Editions:  Austria · Denmark · France · Germany · Italy · Norway · Spain · Sweden · Switzerland
Advertisement

Artist defends Eiffel Tower coq dance in court

Share this article

Artist defends Eiffel Tower coq dance in court
South African artist Steven Cohen dances around the Place du Trocadero with a cockerel tied to his penis. But was it art? Photo: Quentin Evrard
10:16 CET+01:00
A South African artist who danced under the Eiffel Tower with a rooster tied to his penis defended his actions in a French court this week, stressing the fact that even a group of passing nuns did not lodge a complaint. He faces a fine of up to €1,000 for the stunt.

Steven Cohen shocked tourists and passers-by at the famous Place du Trocadero on September 10th last year when he dressed in a bird outfit and began dancing about, with no less than a cock tied to his penis by a long ribbon.

In high-heeled platform shoes and wearing a corset, thigh-length tights, and long red gloves, and with long, wild feathers emanating from his head and hands, Cohen began “walking” the rooster up and down before crowds of tourists.

Cohen was arrested and spent nine hours in a police cell for charges of indecent exposure. His lawyer later slammed the police who arrested Cohen for treating him like a “homosexual prostitute”.

Interview: Coq walking artist - 'I'm totally normal'

On Monday he had the tough job of explaining the artistic reasons behind his performance to a judge at a Paris court, who could hit him with a €1,000 fine.

“It was not the penis that was the focus,” Cohen told the court. It was all to do with the expression of his identity – “a white male, homosexual and Jewish”, he told the court.

Cohen argued his performance was not offensive because none of the passers-by who stopped to view his bizarre act filed a complaint with police.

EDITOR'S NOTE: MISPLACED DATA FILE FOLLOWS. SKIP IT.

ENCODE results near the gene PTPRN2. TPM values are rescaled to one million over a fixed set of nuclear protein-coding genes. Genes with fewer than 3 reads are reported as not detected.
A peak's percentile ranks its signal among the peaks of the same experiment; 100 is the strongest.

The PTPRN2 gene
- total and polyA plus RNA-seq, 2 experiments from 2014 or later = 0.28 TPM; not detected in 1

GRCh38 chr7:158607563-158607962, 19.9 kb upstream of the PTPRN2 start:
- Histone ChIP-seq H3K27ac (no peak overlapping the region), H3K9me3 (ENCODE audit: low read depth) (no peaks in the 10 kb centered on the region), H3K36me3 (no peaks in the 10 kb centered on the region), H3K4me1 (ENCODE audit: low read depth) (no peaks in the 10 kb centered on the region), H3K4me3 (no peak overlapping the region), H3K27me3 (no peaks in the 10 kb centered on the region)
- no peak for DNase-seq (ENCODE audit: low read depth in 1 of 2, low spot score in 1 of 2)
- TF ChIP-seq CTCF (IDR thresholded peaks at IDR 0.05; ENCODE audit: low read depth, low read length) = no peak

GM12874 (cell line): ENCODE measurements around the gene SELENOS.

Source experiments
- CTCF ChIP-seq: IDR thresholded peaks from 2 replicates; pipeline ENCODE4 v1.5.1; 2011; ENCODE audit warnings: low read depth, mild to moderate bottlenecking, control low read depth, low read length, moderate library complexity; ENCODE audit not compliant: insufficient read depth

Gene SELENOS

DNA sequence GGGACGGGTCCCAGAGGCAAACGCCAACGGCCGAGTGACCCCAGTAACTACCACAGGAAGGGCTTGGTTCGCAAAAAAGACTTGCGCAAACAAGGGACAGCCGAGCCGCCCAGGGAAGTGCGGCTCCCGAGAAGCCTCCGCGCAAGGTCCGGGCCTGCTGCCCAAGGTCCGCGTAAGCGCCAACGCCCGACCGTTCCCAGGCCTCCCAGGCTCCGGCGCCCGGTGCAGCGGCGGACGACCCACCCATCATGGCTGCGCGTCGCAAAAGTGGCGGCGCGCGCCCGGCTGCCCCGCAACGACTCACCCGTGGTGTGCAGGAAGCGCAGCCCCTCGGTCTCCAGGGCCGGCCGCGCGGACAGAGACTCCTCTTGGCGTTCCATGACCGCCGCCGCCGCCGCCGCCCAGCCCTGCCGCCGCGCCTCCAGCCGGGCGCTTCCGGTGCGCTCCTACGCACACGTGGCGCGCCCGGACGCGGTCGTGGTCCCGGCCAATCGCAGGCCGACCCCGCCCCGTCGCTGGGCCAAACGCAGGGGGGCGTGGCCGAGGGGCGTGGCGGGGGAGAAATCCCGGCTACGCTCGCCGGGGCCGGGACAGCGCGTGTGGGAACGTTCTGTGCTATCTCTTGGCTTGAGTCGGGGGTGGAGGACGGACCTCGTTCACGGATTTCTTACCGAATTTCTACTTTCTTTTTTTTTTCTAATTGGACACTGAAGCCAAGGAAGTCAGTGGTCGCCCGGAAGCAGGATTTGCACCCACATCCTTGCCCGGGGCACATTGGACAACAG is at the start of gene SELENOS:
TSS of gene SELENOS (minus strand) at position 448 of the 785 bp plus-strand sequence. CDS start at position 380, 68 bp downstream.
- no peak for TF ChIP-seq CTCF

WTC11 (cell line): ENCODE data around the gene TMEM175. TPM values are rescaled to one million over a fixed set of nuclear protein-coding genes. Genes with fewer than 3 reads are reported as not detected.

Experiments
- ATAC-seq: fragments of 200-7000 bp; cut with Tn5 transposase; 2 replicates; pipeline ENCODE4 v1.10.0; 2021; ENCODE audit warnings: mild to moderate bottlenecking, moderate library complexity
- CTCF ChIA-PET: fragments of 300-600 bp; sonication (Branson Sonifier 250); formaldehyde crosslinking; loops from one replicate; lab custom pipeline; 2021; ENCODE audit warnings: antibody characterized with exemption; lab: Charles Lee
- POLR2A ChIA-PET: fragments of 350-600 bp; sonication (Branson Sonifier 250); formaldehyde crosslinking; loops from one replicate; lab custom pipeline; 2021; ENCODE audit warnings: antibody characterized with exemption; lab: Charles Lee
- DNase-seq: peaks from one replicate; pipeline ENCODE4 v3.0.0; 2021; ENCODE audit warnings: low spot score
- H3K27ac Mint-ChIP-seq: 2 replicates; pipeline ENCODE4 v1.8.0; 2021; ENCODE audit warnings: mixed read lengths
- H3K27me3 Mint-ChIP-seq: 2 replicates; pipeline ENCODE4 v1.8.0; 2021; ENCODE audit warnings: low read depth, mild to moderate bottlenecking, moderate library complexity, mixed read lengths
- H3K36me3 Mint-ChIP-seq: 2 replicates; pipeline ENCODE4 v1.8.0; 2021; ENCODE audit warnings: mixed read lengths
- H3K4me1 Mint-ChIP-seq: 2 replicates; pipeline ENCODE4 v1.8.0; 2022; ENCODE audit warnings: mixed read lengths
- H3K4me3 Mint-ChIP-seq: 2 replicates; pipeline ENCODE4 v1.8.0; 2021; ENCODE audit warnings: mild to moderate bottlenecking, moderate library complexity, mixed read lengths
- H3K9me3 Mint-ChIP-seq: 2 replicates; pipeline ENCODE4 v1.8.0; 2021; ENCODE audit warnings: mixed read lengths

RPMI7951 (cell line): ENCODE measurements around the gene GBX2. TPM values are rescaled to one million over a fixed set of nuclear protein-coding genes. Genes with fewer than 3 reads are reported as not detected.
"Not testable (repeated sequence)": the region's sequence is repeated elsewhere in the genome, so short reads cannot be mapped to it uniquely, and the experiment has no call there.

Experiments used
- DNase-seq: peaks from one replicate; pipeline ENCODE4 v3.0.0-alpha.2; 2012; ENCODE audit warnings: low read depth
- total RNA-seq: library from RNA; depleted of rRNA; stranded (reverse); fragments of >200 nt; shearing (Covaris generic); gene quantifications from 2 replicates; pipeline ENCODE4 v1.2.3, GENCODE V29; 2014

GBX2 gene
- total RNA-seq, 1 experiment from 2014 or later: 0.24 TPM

“No one complained, not even the group of nuns who walked by,” he pleaded. Cohen has argued that a free country like France should not be throwing its artists in prison.

“If you condemn me it will be bad for France,” Cohen added.

Cohen's performance was captured in the video below.

WARNING: This video contains nudity that some may find offensive

The president of the court said however that it “was not the court’s job to judge the artistic value of the performance. We are not art critics,” the judge said, before accepting that the cockerel used by Cohen was not mistreated.

The president of the court asked however whether any part of Cohen’s penis was on show to the public. “A microscopic part, about five to six millimetres,” Cohen responded.

The court has to determine if  those who paused to watch Cohen’s dancing did so voluntarily or whether they had his act thrust upon them.

Cohen’s lawyer Agnes Tricoire argued that the artist did not impose anything on members of the public. “The people who did not want to watch moved away," she told the court.

The Paris prosecutor however deplored the presence of a young girl among the by-standers.

Cohen was born in South Africa in 1962, according to the Stevenson agency’s website, but currently lives in Lille, in northern France.

“He is a performance artist who stages interventions in the public realm and in gallery/theatre spaces. His work invariably draws attention to that which is marginalized in society, starting with his own identity as a gay, Jewish man,” the South African agency says.

His performance art piece “Sphincterography: The Tour - Johannesburg (The Politics of an Arsehole)” has been included in last year’s Festival d’Automne at La Maison Rouge in Paris.

The court will give its judgement on Cohen’s case on May 5th.

Get notified about breaking news on The Local

Share this article

Advertisement

From our sponsors

The Swedish university where students tackle real-world problems

Ranked among the world's best young universities in the QS Top 50 Under 50, Linköping University (LiU) uses innovative learning techniques that prepare its students to tackle the challenges of tomorrow.

Advertisement
Advertisement
Jobs
Click here to start your job search
Advertisement
Advertisement

Popular articles

Advertisement
Advertisement